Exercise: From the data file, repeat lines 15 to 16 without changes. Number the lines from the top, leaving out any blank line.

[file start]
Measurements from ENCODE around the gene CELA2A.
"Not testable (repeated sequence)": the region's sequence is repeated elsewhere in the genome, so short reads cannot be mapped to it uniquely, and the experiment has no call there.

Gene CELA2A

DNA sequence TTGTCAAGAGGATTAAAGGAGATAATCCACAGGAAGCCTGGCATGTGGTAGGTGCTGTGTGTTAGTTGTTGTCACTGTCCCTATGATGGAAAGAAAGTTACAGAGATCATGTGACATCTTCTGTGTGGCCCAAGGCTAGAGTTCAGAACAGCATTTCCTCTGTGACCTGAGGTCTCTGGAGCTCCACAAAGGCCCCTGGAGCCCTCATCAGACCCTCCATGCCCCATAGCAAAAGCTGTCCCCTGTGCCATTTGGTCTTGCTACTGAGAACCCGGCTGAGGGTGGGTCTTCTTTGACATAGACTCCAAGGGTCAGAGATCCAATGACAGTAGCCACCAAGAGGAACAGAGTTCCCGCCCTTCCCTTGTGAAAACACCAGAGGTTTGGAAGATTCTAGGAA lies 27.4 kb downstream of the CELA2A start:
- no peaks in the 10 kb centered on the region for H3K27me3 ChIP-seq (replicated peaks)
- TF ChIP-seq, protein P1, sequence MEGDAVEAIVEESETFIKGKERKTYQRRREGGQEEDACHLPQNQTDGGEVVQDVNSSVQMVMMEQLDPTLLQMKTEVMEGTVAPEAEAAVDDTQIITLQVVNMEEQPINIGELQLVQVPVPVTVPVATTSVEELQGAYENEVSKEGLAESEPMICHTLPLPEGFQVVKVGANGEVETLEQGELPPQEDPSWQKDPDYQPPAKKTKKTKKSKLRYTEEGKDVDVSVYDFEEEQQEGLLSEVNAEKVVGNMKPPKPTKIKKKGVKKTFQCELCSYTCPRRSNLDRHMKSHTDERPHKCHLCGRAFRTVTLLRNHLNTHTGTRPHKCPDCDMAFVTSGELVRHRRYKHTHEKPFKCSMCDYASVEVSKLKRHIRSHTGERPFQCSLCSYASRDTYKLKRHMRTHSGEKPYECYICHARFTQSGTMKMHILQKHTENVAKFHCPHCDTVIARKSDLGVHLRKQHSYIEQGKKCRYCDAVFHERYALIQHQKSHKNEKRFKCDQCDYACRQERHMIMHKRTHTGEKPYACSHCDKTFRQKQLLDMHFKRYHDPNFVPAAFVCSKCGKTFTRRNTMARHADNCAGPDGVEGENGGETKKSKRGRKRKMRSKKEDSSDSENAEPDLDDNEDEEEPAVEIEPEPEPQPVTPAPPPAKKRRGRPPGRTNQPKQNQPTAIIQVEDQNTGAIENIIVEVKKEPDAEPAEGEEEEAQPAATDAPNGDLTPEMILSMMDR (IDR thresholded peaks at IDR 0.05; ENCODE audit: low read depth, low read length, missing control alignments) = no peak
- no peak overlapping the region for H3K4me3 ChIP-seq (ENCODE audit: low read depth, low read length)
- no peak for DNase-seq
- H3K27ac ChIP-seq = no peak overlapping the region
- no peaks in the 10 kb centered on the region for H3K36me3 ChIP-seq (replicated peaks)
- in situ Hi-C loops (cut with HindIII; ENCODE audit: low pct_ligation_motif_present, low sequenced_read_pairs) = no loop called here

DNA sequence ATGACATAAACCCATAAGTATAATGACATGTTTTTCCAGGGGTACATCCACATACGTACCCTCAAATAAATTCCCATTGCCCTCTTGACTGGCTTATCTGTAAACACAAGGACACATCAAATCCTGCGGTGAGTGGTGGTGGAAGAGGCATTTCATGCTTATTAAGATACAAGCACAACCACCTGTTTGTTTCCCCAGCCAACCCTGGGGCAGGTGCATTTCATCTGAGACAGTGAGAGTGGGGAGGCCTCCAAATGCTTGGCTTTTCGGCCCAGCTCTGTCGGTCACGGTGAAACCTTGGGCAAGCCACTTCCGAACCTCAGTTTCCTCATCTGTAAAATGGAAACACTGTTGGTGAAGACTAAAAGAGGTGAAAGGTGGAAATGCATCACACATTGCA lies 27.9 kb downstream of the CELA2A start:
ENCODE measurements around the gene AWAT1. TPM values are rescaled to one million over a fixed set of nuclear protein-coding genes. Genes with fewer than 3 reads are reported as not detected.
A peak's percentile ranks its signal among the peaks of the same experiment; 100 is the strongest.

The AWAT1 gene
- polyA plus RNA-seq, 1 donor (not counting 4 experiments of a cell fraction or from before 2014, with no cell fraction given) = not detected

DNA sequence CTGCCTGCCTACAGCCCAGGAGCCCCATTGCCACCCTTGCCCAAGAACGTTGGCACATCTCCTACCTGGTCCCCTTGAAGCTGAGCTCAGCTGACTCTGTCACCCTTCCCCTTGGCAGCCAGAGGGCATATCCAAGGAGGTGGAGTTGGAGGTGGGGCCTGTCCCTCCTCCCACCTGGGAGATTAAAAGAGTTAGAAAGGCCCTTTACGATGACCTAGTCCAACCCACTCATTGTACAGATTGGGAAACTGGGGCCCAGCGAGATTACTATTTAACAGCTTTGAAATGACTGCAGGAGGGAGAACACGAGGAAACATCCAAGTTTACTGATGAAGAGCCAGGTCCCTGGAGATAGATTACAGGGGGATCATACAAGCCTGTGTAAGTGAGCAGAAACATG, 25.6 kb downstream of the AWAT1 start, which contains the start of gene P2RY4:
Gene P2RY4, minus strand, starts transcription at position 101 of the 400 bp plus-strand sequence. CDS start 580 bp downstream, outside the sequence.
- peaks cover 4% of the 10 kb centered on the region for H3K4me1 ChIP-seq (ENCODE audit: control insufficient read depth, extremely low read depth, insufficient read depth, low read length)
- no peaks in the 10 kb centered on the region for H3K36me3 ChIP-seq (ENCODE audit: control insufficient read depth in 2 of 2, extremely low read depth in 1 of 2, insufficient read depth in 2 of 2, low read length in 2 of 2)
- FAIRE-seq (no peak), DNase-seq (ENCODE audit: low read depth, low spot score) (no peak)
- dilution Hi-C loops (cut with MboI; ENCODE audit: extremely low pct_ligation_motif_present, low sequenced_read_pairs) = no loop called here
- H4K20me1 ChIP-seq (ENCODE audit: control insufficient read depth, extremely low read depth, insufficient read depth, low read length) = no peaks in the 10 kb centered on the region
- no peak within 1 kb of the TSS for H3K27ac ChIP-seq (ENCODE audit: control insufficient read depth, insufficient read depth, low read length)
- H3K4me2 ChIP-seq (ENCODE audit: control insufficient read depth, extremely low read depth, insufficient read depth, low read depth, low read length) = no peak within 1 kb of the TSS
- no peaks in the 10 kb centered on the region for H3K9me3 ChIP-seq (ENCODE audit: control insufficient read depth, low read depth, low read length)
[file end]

The AWAT1 gene
- polyA plus RNA-seq, 1 donor (not counting 4 experiments of a cell fraction or from before 2014, with no cell fraction given) = not detected